FSC® Straight Grain Chestnut

Name: Sweet Chestnut (Castanea sativa)

Sub Name: Spanish Chestnut, European Chestnut.

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DESCRIPTION

Trade Name: Terms such as ‘figured’ may be applied to describe unusual appearance characteristics. It may be noted that American Chestnut (Castanea dentata), once a very important timber and quite similar to the European species, has been all but destroyed by disease. Even so trade lists occasionally offer this material mostly in veneer form.

Origin: Sweet Chestnut occurs in southwest Europe including Britain, France, Germany and also in Asia Minor and North Africa.

Appearance: The heartwood of Sweet Chestnut is yellow/brown and is similar in appearance to Oak but without the characteristic silver ray figure of that wood.

Mechanical: The wood is milder than Oak and weighs 550 kg/m3 . It is less strong than Oak but when well conditioned, is the more stable material.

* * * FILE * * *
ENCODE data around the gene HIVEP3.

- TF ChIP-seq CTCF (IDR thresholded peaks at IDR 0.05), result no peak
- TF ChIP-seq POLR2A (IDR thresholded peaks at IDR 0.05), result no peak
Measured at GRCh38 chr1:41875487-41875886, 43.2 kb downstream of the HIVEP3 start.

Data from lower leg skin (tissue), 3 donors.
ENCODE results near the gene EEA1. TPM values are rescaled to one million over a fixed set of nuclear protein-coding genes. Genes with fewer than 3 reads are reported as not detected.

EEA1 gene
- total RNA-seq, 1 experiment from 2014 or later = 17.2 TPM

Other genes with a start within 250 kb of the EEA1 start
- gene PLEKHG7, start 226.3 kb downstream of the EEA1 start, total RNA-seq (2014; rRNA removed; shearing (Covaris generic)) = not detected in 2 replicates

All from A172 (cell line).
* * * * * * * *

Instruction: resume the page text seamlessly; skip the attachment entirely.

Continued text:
Availability: The solid material is not listed by the TTF and it is not likely to be found in joinery quality in any reasonable quantity. However, small quantities have been exported from France in square edged boards 25 – 75mm thick and 2.0m and upward in length.The veneer is available usually crown cut. Some planning is necessary if the material is required for a large scheme.

Timber Cuts: Sweet Chestnut is used in furniture making and for gates and church work. It seems to be favoured for use where short lengths are used, possibly because of the tendency for the wood to contain spiral growth and splits. The wood has good natural durability, which makes it suitable for exterior work and fencing.

Veneer Cuts: Sweet Chestnut veneer is usually produced from selected logs in which controversial features are either not present or are limited. The overall appearance is usually plain, however figured stocks can be obtained periodically. Veneer logs can be up to 1 .5m in girth and yield a large quantity of veneer. Even so it is wise to plan ahead if the objective is to get a uniform appearance within areas of a large job.

Relative Costs: 3

Properties: As with Oak, the wood will stain when in contact with iron. The wood is easy to work and takes stain and polish well.

Seasoning: The wood is regarded as difficult to dry.